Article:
St. Vincent remained under British rule until its independence in 1979. It is still part of the British Commonwealth and the present government is based on the British Westminster model. There is a parliament consisting of 19 members, one of whom holds the position of Prime Minister. The Governor General, or formal head of state, is chosen by the Prime Minister and appointed by the Queen to be her ceremonial representative.

The Right Honorable James F. Mitchell, known to friends and colleagues as "Son," is the present Prime Minister. The island boy who studied agriculture is well aware of the problems facing most of the smaller island nations today. He is a respected statesman and a leading figure in the search for a politically unified Caribbean. His recent book, Caribbean Crusade, a collection of speeches on political union and development strategies in the Caribbean, conveys the fears and optimism of many West Indians.

Mitchell writes, "Mini-states, like miniatures, are for collectors. Exquisite, but dead! ... the problems which we have are fundamentally our own, that of the small size of our resource base, and the huge appetite of our people, fed on an international culture by satellite, and without the supplies coming by satellite." According to Mitchell, any number of natural, geographic, economic and political forces can have a significant impact on the future course of a small nation. One tropical storm can wipe out an economy based largely on a single crop. Another oil crisis raising fuel and transportation costs, or even a single incident of local violence, can destroy a country's tourism industry. In addition, the islands are very dependent on North America and Europe. The countries of the industrialized world provide everything from vegetable seeds to markets for finished goods, and wield tremendous influence. The fact that most Caribbean families have relatives abroad only adds to the power of these external forces.

If St. Vincent and the Grenadines is to retain its identity, it must join forces with others with the same desires. Together they can overcome their problems and limitations through shared solutions. Under Mitchell's leadership, St. Vincent and the Grenadines continues to push for regional action as a member of both the Organization of American States (since 1980) and Caricom, the Caribbean common market which permits free trade among its members.

Mitchell's concern about the precariousness of one-crop island economies seems justified to the traveller who rides past miles of bananas growing in the foothills of St. Vincent's active volcano. The first documented eruption of La Soufriere occurred in 1718; another in 1812 was actually heard as far away as Demerera, Guyana. A third eruption in 1902 was many times more powerful than its predecessors, devastating the northern part of the island. Nine villages were levelled and two thousand people were killed. On April 13, 1979, La Soufriere exploded again, hurtling a cloud of hot ash, steam and stones thousands of feet skyward. By April 25, over twenty explosions had rocked the island. Pre-eruption rumblings had prepared most for the worst, and although 16,000 people were forced to evacuate and there was extensive damage to crops and buildings, no lives were lost.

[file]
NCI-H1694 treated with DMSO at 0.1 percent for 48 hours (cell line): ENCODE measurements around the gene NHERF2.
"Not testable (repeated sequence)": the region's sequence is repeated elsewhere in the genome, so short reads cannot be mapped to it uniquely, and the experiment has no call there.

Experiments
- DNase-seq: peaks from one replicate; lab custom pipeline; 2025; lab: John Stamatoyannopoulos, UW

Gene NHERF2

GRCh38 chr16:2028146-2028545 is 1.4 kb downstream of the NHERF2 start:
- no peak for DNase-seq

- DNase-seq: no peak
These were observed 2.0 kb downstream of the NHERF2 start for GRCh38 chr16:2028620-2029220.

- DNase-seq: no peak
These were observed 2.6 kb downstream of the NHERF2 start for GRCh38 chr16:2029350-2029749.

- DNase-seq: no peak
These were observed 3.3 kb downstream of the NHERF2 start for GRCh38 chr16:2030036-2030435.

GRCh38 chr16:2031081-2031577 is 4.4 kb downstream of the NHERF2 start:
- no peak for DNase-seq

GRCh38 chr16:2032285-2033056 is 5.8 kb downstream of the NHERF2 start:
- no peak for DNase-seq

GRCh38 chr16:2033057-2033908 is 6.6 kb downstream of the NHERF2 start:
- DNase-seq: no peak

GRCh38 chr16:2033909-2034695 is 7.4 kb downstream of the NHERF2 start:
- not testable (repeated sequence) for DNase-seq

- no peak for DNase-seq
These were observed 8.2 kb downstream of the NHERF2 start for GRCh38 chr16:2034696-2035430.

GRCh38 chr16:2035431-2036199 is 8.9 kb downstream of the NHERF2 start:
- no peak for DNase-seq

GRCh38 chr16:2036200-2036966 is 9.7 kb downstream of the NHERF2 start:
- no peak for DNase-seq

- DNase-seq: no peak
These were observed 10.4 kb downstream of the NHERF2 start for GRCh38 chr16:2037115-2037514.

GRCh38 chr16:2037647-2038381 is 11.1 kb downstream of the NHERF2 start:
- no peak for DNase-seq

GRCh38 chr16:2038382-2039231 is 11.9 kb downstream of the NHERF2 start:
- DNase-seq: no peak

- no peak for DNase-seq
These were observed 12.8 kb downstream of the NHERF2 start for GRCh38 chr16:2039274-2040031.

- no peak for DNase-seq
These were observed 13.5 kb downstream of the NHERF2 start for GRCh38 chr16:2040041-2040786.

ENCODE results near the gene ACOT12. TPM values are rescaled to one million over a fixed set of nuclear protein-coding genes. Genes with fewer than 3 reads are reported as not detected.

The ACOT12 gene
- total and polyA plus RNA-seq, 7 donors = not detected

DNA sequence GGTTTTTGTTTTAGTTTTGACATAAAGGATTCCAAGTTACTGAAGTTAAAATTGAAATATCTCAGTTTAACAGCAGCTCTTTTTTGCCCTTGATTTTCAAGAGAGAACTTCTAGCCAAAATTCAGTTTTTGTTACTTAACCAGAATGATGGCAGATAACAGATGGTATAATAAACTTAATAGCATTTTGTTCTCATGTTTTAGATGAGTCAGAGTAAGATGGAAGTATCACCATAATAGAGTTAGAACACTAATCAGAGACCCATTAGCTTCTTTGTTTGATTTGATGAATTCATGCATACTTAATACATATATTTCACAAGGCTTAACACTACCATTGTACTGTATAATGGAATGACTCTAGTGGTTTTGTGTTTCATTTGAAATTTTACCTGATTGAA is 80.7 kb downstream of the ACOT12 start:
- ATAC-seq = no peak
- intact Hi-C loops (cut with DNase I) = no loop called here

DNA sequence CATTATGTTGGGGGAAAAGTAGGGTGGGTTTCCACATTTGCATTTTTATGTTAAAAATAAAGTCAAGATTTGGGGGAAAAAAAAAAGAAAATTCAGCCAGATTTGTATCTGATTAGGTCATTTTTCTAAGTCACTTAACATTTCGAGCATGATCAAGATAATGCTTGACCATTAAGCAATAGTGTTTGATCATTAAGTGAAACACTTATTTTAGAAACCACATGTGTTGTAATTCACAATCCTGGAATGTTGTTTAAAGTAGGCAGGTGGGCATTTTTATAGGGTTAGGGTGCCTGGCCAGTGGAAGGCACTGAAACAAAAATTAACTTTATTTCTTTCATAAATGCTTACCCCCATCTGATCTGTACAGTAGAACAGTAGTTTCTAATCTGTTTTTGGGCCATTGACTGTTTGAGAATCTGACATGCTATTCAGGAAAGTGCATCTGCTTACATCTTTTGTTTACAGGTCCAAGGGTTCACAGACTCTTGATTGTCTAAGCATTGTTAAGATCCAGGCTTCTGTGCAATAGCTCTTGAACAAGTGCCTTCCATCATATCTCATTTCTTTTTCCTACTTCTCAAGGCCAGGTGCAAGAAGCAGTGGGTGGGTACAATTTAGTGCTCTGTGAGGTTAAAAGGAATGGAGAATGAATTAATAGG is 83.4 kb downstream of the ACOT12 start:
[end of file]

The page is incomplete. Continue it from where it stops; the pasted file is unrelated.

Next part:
I had been up to the volcano many times before--even swimming in the crater lake--but I had not climbed it since the 1979 eruption. This time I struggled to remain seated in the back of an old land rover as it took me through the Rabacca Farms banana estates, and eventually reached a narrow five-mile trail leading to the summit. The dense tropical forest enclosed us in a canopy of vibrant green. The trail traversed steep ridges verdant with stands of 20-foot high bamboo and a host of tropical flora. The sweet odor of the forest after the rain enveloped us as we threaded our way through the lush greenery on the lower slopes.

We were fortunate to see a number of the island's endemic birds, like the Hooded Tanager and the beautiful Purple-Throated Carib Hummingbird. Above 2,500 feet the tall vegetation gave way to a short fern-like plant the locals call "Soufriere grass." At 3,500 feet it too abruptly disappeared, revealing a moonscape of ash and volcanic gravel. When we reached the summit, a thick cloud obscured most of the crater. It finally cleared long enough for us to see a steaming island of lava rock in the center of the crater--the beautiful emerald lake I remembered swimming in had long since disappeared.

Descending from the volcano, I made my way back again through the richly cultivated fields. While menacing St. Vincent's agriculture, La Soufriere's eruptions have also yielded benefits: deep, fertile soils which make St. Vincent a tropical horn of plenty. The island's fruits and vegetables, grown on terraced slopes like those in Mesopotamia Buccament and Layou, find their way onto tables throughout the Caribbean, Europe and North America. So prolific is its agriculture that St. Vincent is locally referred to as the "Planter Isle."

The island's earth and climate, perfect for growing sugar and tobacco, attracted the first fortune seekers, who grew their crops on plantations with slave labor. This generated a need for an economical food stock, which was met when Captain Bligh returned from the Pacific aboard the H.M.S. Providence and delivered 530 breadfruit trees to the colonists. Fifty of those trees were planted in the island's Botanic Gardens, situated on 20 lush acres just outside Kingstown and are the oldest of their kind in the Western Hemisphere. Established in 1765 by Dr. George Young, the Botanic Gardens were used for propogating herbs and medicinal plants, as well as for a quarantine area for plants exported to Kew Gardens in England. A sucker from one of the original breadfruit trees still grows at the north end of the Gardens.